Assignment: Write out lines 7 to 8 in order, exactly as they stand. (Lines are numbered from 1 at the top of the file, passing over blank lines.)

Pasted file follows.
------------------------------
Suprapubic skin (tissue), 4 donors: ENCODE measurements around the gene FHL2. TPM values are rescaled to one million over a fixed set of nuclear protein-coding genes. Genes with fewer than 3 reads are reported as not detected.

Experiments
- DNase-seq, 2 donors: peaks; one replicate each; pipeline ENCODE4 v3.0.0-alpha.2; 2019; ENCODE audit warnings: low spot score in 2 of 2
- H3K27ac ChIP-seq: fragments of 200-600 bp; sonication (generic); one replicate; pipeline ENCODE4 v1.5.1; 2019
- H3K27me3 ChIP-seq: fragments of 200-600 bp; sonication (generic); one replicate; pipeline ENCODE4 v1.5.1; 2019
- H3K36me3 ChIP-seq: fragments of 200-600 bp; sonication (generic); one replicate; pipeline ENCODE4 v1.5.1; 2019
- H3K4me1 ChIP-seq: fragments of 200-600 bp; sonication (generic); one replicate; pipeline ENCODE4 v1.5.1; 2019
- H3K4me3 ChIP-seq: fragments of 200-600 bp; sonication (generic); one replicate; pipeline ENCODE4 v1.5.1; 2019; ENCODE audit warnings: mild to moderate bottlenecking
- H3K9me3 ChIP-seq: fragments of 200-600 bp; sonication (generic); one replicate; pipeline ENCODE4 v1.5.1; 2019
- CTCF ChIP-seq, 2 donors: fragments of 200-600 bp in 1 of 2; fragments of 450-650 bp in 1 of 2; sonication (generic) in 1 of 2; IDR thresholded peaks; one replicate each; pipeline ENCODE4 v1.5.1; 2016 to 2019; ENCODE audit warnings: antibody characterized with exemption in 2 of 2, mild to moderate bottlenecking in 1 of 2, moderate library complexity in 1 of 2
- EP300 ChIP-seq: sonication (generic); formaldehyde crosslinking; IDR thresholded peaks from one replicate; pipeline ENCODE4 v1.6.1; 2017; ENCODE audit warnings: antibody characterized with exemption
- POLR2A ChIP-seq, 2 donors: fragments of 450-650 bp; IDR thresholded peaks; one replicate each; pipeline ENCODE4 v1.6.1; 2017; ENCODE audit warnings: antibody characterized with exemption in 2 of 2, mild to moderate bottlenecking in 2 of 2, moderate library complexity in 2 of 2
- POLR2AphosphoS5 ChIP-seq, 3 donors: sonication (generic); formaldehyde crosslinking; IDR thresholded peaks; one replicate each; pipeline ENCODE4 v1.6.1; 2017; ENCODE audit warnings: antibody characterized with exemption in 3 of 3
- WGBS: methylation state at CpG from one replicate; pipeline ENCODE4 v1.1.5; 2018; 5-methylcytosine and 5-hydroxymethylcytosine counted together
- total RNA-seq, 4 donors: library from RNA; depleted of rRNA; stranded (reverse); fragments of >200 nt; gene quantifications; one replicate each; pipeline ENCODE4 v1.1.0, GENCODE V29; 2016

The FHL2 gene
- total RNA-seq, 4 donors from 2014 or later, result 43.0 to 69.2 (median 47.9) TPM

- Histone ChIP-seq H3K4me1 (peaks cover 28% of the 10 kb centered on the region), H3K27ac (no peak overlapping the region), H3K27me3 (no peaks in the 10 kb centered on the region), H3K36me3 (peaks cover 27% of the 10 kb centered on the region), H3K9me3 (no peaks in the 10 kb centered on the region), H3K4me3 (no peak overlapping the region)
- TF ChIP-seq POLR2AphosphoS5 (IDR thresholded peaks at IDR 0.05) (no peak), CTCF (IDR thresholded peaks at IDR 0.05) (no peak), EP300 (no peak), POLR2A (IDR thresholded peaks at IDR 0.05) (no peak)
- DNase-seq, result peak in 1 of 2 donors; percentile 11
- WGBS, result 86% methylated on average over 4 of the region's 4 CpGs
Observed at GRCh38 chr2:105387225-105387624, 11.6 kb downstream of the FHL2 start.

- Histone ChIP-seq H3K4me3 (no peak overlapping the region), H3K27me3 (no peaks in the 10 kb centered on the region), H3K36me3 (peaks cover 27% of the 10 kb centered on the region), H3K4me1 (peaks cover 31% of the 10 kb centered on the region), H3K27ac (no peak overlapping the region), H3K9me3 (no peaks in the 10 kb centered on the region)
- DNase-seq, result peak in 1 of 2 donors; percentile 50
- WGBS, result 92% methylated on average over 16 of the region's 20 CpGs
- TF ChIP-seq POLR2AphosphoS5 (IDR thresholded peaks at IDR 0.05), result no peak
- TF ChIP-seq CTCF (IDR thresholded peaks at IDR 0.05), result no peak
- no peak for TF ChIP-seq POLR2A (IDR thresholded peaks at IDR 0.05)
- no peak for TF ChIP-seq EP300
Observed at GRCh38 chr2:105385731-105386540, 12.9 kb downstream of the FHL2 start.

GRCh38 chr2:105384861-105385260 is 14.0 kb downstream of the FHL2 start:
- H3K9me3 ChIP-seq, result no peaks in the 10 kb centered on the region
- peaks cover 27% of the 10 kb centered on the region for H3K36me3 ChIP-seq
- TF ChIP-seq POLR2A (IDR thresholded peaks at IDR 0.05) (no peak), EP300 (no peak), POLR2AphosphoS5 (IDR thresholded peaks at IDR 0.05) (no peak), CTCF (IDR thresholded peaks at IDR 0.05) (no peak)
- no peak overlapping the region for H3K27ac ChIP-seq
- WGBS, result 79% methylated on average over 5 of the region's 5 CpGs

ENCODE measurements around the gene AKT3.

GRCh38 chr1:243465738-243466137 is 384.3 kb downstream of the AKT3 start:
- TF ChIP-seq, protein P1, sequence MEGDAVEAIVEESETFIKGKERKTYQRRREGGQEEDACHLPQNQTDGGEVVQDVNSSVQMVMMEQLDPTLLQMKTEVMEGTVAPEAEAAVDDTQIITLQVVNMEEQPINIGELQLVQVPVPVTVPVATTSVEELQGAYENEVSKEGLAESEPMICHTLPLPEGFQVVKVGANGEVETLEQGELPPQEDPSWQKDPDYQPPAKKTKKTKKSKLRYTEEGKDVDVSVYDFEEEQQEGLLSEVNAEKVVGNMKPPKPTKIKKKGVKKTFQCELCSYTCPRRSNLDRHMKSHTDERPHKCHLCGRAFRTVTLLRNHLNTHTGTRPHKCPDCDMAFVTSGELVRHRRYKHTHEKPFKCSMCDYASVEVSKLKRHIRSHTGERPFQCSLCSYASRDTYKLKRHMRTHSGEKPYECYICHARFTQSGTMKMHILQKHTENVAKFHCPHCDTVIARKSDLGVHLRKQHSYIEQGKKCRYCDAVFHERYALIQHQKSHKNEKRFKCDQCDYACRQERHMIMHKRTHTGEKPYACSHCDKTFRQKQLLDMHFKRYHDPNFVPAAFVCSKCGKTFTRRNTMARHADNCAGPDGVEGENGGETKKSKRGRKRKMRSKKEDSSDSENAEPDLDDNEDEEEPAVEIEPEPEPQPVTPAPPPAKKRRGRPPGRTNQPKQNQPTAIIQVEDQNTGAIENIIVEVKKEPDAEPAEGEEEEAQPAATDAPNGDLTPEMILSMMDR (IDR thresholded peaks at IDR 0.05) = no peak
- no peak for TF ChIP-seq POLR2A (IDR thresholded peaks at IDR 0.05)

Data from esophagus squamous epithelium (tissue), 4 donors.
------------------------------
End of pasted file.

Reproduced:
- H3K4me1 ChIP-seq: fragments of 200-600 bp; sonication (generic); one replicate; pipeline ENCODE4 v1.5.1; 2019
- H3K4me3 ChIP-seq: fragments of 200-600 bp; sonication (generic); one replicate; pipeline ENCODE4 v1.5.1; 2019; ENCODE audit warnings: mild to moderate bottlenecking